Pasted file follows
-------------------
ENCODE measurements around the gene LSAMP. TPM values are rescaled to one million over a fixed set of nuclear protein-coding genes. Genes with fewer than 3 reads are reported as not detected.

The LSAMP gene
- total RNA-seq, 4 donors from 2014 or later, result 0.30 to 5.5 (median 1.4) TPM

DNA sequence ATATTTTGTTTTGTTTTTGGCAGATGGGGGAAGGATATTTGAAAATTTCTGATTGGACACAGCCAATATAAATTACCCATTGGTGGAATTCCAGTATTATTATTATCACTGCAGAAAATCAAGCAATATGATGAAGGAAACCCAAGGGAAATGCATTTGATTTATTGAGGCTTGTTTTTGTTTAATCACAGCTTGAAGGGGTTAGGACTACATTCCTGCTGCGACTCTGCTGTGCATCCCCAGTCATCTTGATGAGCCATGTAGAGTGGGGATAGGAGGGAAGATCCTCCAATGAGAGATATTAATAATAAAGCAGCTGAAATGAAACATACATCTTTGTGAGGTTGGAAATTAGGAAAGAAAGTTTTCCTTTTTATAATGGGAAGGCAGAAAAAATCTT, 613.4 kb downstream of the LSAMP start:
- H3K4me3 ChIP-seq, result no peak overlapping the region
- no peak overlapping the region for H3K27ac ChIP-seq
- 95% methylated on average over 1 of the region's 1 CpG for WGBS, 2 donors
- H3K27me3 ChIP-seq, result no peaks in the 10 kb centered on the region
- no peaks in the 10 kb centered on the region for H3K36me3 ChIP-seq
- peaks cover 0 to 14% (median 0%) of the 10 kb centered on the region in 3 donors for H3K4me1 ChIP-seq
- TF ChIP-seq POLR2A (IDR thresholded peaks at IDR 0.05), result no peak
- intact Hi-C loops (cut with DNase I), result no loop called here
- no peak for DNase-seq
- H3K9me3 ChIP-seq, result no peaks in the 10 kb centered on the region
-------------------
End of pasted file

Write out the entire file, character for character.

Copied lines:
ENCODE measurements around the gene LSAMP. TPM values are rescaled to one million over a fixed set of nuclear protein-coding genes. Genes with fewer than 3 reads are reported as not detected.

The LSAMP gene
- total RNA-seq, 4 donors from 2014 or later, result 0.30 to 5.5 (median 1.4) TPM

DNA sequence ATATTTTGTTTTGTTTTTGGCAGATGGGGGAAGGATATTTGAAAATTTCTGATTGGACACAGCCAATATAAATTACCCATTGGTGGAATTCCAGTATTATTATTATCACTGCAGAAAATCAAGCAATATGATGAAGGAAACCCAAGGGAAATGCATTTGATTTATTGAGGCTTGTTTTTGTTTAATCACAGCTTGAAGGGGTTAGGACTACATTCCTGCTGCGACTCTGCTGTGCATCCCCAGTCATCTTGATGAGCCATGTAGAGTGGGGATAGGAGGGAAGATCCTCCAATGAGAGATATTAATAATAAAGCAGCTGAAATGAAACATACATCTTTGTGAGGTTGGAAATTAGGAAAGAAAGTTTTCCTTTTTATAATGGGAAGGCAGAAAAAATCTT, 613.4 kb downstream of the LSAMP start:
- H3K4me3 ChIP-seq, result no peak overlapping the region
- no peak overlapping the region for H3K27ac ChIP-seq
- 95% methylated on average over 1 of the region's 1 CpG for WGBS, 2 donors
- H3K27me3 ChIP-seq, result no peaks in the 10 kb centered on the region
- no peaks in the 10 kb centered on the region for H3K36me3 ChIP-seq
- peaks cover 0 to 14% (median 0%) of the 10 kb centered on the region in 3 donors for H3K4me1 ChIP-seq
- TF ChIP-seq POLR2A (IDR thresholded peaks at IDR 0.05), result no peak
- intact Hi-C loops (cut with DNase I), result no loop called here
- no peak for DNase-seq
- H3K9me3 ChIP-seq, result no peaks in the 10 kb centered on the region